indian cinema heritage foundation

Biren Naug

Art Director/Production Design
  • Born: 14 August 1920 (Mymensingh)
  • Died: 1964
  • Primary Cinema: Hindi

Biren Naug was born in 1920 in Mymensingh, (present-day Bangladesh) to a big family of seven members, according to a Filmfare article published in 1961. His father was a bank clerk with a remuneration of Rs 30 per month. At the age of 14, after his matriculation exams, he moved to Khulna for a year where he trained in an art school. The following year, Naug found his way to Calcutta, with no security of money, friends or relatives. Having found kind people on his way, like the vice principal of the art school he joined, he managed to graduate with a diploma in 1940. During his student life, he paid his bills in the city by working in a local cinema where he lettered the cinema show window at a salary of Rs 25 per month. 

After graduation, he decided to pursue his dream of being a cinematographer. Naug’s interest in cinema goes long back when he would watch films in his hometown and loved K L Saigal and Kanan Devi. He worked as an assistant cameraman for three years, until he met the art director Bratin Tagore.  Tagore encouraged him to be an assistant art director, recognising his skill. After working on a couple of pictures as an assistant art director, Naug made his debut as an independent art director with the film Arakshaniya (1948). During this time, he worked in several Bengali, Oriya, Hindi and Assamese films. He, along with his friends, produced Jighangsha in 1951, soon after which he moved to Madras.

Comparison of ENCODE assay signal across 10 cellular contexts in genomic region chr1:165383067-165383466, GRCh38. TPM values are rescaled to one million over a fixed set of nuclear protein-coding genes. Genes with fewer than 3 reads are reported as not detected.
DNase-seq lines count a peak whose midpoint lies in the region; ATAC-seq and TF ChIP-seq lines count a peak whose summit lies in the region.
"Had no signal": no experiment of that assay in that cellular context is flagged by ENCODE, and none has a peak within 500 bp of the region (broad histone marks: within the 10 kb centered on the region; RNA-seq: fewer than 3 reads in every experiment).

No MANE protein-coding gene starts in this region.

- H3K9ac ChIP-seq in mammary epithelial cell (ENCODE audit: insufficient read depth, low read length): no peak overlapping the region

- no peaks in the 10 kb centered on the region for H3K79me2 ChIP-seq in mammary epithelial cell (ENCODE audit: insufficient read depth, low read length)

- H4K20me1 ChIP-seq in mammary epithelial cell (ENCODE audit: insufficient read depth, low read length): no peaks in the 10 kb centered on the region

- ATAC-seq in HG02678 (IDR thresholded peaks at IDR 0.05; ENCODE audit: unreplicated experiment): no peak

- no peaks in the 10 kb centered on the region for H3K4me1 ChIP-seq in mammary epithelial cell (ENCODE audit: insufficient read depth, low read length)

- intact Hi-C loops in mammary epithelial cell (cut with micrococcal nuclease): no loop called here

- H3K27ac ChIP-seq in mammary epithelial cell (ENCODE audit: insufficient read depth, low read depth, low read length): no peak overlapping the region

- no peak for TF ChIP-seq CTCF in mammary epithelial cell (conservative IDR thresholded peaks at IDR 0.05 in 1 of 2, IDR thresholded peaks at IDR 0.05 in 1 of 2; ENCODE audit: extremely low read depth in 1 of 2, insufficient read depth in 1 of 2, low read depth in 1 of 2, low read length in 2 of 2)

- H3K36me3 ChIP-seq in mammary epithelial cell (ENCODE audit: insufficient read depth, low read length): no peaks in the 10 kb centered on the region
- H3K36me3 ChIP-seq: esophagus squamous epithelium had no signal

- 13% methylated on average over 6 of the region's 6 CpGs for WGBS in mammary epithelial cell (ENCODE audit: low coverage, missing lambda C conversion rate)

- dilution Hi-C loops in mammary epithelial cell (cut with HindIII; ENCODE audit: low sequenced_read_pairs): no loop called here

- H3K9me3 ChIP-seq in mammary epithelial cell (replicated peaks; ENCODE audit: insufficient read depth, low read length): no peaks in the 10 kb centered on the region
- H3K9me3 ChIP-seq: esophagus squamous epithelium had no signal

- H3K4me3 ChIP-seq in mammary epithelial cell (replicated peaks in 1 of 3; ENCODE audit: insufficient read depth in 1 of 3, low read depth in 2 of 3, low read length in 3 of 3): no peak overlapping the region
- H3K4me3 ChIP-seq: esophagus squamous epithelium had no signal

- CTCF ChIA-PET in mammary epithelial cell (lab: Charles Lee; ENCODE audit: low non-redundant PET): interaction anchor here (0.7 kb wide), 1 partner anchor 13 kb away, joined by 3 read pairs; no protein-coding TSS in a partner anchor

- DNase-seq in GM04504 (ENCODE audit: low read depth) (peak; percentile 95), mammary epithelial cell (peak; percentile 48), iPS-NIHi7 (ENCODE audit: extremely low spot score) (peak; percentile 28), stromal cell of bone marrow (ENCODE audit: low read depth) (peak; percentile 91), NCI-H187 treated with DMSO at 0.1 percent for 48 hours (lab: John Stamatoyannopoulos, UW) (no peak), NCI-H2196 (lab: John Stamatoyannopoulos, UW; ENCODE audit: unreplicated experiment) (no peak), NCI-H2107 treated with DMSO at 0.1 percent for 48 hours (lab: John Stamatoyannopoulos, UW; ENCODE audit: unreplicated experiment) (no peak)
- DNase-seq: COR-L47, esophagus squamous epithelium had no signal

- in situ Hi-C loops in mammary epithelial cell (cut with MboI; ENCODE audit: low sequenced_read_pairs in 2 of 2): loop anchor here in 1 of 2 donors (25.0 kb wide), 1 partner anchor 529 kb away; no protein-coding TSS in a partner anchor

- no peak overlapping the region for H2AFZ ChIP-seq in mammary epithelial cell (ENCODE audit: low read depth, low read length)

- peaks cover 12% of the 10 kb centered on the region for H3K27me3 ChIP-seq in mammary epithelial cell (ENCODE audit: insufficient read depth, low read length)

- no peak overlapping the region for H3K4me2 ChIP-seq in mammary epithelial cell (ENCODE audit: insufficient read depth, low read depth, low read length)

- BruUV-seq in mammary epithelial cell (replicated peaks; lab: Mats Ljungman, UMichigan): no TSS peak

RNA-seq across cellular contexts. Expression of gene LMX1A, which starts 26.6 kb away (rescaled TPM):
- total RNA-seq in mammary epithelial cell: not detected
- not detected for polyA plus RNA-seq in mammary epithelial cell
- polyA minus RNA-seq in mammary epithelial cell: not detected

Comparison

In Madras, he worked in Narasu Studio for a year before making his move to Bombay in 1953. Once in Bombay, he worked with Hemen Gupta in Meenar(1954), Raj Khosla in CID (1956), Mahesh Kaul in Talaq (1958) and Sautela Bhai (1962). He collaborated often with Vijay Anand in films such as Nau Do Gyarah (1957), Kala Bazar (1960) and Tere Ghar Ke Samne (1963).  Sharing a similar grounded approach to the projects, Guru Dutt and Naug collaborated in some projects such as Pyaasa(1957), Sahib Bibi Aur Ghulam (1962) and Chaudhvin Ka Chand (1960). He won the Filmfare award for Best Art Director for his work in Chaudhvin Ka Chand

In 1962, Naug put on the director’s hat with the film Bees Saal Baad, starring Waheeda Rehman and Biswajeet, for which he was nominated for the Filmfare Best Director award. He also made the Hitchcockian thriller Kohraa in 1964 with the same leads. 

Naug believed that art direction added to the illusion of the narrative in a way that helped to convince the audience to suspend their disbelief even if only for the duration of the film. According to him, an art director’s role was in collaboration with the director, but also with the costume designer and make-up artist, as they were all creating the make-believe world for these characters. He was deeply thoughtful and devoted to his craft and was immersed in his work of creating and understanding the story to ensure the quality of the film. Naug passed away in 1964.